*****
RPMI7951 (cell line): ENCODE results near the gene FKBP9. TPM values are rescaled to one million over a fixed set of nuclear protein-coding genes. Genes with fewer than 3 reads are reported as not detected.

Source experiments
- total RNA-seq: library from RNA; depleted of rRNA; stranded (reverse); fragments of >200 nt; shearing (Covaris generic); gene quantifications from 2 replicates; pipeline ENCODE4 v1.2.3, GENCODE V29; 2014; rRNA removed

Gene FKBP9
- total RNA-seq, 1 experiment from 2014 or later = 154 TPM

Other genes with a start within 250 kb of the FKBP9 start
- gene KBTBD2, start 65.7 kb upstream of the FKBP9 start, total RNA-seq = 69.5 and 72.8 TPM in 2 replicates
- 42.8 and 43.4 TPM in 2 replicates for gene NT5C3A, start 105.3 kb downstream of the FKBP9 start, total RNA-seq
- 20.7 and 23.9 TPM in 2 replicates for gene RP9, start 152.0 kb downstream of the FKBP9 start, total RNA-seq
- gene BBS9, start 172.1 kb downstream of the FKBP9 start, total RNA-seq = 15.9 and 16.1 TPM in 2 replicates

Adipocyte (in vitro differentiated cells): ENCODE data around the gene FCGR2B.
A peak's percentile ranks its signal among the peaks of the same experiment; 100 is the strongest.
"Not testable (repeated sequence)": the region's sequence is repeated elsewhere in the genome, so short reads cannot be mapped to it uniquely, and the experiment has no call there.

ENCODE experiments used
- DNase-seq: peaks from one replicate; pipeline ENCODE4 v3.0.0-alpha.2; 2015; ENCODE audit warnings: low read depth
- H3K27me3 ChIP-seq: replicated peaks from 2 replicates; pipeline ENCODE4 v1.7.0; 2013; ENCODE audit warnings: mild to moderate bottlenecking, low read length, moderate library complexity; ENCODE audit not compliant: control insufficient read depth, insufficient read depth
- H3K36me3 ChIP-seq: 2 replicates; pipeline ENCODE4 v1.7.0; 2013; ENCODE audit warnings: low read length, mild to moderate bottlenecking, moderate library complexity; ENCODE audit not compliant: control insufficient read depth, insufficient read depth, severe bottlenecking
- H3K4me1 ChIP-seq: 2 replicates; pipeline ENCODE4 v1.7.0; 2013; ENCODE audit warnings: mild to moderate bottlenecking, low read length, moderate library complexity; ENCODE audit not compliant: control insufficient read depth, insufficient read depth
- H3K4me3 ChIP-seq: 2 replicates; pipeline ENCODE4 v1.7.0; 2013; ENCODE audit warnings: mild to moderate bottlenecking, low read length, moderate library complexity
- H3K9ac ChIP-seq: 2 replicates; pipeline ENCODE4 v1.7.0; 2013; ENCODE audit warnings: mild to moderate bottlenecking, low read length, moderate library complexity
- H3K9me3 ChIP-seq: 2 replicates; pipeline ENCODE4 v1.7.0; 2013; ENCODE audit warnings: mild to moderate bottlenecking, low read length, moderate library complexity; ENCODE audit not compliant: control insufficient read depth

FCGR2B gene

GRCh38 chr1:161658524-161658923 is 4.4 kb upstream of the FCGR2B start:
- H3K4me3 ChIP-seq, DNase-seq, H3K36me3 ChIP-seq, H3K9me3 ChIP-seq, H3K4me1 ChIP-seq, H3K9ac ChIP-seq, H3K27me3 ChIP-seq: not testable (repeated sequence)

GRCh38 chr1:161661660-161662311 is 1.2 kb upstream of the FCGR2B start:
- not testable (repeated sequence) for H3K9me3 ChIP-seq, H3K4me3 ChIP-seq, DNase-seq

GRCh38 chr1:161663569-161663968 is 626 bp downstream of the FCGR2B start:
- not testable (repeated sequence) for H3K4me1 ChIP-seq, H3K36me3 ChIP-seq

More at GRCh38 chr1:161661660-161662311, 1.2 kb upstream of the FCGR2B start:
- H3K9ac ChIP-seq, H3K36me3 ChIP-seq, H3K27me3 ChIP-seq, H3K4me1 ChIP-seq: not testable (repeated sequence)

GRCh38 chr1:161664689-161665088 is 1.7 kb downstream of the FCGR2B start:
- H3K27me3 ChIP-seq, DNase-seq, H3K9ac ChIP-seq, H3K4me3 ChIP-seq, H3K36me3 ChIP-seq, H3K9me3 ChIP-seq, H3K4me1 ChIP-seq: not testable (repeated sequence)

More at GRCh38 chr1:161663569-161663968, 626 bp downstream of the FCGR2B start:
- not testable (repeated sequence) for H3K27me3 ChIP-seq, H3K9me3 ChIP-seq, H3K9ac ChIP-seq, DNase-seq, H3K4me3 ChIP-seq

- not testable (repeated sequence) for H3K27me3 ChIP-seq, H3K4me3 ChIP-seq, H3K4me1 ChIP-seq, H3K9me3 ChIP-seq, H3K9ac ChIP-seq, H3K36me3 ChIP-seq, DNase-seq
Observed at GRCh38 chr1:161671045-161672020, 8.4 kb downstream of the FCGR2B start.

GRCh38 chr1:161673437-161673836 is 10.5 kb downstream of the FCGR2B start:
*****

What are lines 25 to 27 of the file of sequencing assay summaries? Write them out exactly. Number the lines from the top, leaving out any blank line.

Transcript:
GRCh38 chr1:161661660-161662311 is 1.2 kb upstream of the FCGR2B start:
- not testable (repeated sequence) for H3K9me3 ChIP-seq, H3K4me3 ChIP-seq, DNase-seq

GRCh38 chr1:161663569-161663968 is 626 bp downstream of the FCGR2B start: